When you envision a robot helping out with all the day-to-day occurrences in life, you likely imagine a robot completing simple tasks like mowing the lawn or cleaning the kitchen. It’s a safe bet that you have never thought about a robot that can help us learn to combat the steps that lead up to heat exhaustion by simply sweating. Researchers at Arizona State University (ASU) are using a “thermal manikin” named ANDI to do just that.
What is ANDI?
According to an ASU statement, ANDI is the world’s first sweating and walking “thermal manikin” that has the ability to breathe indoors and outdoors. With 35 independently-controlled micropores, ANDI simulates the way a human can sweat from some body parts more than others. ANDI can also generate heat, shiver, walk, and breathe.
To test the manikin, ASU developed a heat chamber where researchers can simulate heat-exposure scenarios from different places around the world. For example, the heat chamber can simulate wind, solar radiation, and temperature up to 140 degrees Fahrenheit.
As Konrad Rykaczewski, an associate professor at ASU explains, “There’s a lot of great work out there for extreme heat, but there’s also a lot missing. We’re trying to develop a very good understanding (of how heat impacts the human body) so we can quantitatively design things to address it.”
Ten ANDI manikins currently exist around the world, mostly owned and used by athletic clothing companies for garment testing. ASU’s ANDI, however, is only one of two used by research institutions. It’s also the first thermal manikin in existence that can be used outdoors, which is made possible by a unique internal cooling channel that circulates cool water throughout its body.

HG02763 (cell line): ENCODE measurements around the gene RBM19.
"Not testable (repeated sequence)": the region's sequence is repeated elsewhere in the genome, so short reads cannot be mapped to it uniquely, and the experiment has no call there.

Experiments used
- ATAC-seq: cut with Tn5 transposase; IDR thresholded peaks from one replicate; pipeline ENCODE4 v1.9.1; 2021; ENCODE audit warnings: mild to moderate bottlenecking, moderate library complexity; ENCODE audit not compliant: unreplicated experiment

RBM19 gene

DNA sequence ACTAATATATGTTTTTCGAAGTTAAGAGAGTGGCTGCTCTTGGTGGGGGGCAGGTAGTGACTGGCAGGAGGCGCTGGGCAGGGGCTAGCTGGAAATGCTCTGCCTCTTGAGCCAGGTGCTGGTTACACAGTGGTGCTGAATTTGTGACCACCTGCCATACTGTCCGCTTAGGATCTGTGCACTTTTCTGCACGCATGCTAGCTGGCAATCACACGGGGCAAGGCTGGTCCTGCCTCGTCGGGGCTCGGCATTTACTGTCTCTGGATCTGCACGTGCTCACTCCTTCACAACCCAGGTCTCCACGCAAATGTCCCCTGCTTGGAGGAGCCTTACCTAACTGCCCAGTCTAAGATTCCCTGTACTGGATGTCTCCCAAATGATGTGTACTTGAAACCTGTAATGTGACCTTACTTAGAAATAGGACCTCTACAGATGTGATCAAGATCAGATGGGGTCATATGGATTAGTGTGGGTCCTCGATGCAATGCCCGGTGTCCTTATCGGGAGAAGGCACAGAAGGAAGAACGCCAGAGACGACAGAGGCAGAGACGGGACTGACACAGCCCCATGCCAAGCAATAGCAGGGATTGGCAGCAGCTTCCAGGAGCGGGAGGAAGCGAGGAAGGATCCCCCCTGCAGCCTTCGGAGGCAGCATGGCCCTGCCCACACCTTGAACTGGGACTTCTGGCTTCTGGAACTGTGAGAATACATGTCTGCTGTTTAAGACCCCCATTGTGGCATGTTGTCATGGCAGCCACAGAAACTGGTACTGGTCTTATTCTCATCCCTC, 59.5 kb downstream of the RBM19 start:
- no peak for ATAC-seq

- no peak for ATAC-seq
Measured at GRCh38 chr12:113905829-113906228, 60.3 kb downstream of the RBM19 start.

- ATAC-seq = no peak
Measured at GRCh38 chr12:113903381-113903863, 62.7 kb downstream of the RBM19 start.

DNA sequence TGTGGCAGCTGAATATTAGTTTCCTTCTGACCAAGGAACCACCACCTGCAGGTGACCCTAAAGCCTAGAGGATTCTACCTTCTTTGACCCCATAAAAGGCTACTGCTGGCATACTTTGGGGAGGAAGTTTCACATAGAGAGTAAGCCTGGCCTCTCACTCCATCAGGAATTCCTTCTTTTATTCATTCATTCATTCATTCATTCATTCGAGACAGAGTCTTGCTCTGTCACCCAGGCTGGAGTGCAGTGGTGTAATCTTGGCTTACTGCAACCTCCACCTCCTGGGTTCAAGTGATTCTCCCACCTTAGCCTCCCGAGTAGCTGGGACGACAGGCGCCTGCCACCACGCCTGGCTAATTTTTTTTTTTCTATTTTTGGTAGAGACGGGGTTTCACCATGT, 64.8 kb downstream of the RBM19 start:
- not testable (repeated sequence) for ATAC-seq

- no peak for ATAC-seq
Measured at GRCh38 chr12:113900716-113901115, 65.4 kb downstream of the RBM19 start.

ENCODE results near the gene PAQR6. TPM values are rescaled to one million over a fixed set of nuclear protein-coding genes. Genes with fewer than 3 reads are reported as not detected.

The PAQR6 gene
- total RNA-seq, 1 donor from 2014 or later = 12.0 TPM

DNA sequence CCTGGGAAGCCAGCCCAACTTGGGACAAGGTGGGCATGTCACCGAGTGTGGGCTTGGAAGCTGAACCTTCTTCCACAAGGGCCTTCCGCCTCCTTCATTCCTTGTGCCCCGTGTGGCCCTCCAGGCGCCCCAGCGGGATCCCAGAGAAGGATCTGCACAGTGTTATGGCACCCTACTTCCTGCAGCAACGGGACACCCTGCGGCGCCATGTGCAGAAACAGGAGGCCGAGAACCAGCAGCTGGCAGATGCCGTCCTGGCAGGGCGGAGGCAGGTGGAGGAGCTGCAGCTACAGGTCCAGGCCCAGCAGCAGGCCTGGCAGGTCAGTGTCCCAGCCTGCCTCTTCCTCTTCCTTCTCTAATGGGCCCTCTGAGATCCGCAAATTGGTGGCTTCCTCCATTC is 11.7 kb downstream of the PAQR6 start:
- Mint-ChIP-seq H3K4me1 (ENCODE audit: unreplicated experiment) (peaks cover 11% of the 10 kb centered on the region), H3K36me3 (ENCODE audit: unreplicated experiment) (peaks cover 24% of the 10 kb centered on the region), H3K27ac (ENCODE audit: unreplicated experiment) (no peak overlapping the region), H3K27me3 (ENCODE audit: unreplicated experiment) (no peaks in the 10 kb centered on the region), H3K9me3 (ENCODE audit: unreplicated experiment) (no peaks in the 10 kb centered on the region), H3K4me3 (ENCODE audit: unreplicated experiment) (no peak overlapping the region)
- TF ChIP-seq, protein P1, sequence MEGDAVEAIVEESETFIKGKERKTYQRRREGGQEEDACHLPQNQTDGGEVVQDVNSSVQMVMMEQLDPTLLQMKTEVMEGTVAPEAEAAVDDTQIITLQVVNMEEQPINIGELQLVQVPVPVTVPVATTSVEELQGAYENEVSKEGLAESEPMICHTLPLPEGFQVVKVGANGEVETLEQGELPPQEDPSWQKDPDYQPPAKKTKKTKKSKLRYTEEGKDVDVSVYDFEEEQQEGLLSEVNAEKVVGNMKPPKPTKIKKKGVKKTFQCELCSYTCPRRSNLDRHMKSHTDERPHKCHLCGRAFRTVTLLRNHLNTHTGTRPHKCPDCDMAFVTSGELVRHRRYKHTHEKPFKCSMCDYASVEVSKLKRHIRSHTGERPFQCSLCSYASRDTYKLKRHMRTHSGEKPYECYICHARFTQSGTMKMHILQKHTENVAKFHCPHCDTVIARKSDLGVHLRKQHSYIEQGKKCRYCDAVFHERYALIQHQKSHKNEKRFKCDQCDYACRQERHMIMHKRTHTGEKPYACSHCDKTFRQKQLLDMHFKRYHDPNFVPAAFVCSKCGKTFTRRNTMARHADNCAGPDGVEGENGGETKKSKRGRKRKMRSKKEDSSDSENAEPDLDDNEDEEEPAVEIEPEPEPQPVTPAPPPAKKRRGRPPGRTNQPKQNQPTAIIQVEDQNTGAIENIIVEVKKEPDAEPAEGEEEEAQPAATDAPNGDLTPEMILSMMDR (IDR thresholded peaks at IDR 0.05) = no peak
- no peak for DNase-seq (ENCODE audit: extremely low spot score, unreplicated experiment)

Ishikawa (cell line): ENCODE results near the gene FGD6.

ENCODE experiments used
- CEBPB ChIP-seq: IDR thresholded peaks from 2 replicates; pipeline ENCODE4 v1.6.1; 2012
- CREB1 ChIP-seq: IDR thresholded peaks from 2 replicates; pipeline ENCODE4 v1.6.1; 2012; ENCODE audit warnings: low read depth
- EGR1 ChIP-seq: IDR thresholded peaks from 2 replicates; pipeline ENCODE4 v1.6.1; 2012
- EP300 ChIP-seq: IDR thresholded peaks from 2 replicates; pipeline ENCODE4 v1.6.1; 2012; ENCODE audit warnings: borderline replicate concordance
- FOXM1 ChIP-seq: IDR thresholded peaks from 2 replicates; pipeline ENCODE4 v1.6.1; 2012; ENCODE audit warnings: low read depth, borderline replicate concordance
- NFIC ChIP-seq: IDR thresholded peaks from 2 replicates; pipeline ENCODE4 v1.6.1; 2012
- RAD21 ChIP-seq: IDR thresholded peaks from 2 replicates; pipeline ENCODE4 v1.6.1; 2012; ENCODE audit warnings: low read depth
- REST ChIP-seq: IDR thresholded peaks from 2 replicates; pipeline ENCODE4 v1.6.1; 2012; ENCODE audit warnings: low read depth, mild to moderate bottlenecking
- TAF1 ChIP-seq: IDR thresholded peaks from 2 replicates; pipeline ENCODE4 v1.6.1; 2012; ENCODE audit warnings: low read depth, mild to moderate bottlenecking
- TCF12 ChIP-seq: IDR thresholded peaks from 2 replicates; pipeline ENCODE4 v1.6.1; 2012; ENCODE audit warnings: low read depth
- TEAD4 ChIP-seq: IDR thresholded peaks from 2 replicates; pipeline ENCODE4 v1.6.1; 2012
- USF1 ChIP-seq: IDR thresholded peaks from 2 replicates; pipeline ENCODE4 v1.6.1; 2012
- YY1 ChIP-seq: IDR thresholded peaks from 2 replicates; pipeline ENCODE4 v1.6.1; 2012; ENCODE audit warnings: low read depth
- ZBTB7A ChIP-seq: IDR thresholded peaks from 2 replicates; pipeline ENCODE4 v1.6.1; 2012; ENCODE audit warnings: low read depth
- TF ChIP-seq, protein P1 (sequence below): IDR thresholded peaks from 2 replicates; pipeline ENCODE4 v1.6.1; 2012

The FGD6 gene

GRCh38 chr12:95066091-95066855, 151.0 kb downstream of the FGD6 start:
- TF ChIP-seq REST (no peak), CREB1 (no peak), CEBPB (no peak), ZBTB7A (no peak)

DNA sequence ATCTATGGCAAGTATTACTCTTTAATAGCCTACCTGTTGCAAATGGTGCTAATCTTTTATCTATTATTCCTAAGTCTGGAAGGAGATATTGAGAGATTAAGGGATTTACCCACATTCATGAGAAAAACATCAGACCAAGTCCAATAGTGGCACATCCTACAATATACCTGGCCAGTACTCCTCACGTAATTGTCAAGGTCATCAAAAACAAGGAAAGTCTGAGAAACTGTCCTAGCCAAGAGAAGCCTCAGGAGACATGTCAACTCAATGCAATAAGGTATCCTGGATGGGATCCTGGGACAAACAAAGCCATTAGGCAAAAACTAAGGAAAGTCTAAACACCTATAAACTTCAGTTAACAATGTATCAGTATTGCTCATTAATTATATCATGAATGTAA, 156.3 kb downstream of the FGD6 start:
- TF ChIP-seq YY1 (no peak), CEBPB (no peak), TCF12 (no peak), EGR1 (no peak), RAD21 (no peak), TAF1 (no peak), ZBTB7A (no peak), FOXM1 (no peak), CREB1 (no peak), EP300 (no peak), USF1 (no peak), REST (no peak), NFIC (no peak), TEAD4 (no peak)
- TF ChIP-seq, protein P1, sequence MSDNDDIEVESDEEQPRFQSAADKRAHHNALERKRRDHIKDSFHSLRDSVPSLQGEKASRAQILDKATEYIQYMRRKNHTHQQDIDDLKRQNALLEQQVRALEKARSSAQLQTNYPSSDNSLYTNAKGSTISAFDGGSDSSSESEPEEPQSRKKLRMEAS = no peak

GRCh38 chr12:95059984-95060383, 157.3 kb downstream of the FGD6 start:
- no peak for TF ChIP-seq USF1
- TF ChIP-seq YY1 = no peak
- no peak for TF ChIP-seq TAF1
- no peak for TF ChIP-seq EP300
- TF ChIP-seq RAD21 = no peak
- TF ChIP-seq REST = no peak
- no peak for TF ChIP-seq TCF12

Why is this so important?
This ability to sweat can help scientists learn what we can do to mitigate the signs that lead up to heat stroke, and even understand ways to prevent the rising number of heat-related deaths. According to the statement, all regions in the United States are expected to have increasing temperatures and accelerated heat waves over the next several decades. In Maricopa County alone, where ASU is located, there were 425 heat-related fatalities in 2022, a 25 percent increase from 2021.
By putting ANDI into high-temperature situations that no human could withstand, the researchers can see the effects of extreme heat and our ability to sweat to cool down. Because people experience heat differently, ANDI can also be altered to test how heat affects various BMI models, age characteristics, and medical conditions.
Other innovations, such as heat-deflecting clothing fabrics, are being tested by scientists as well. One of these advances, known as metafabric, utilizes a mirror-type technology to reflect heat and light to help remedy the negative effects of unbearable heat. Testing has shown that this type of synthetic fabric can help have a cooling effect on the wearer of nearly 42 degrees Fahrenheit.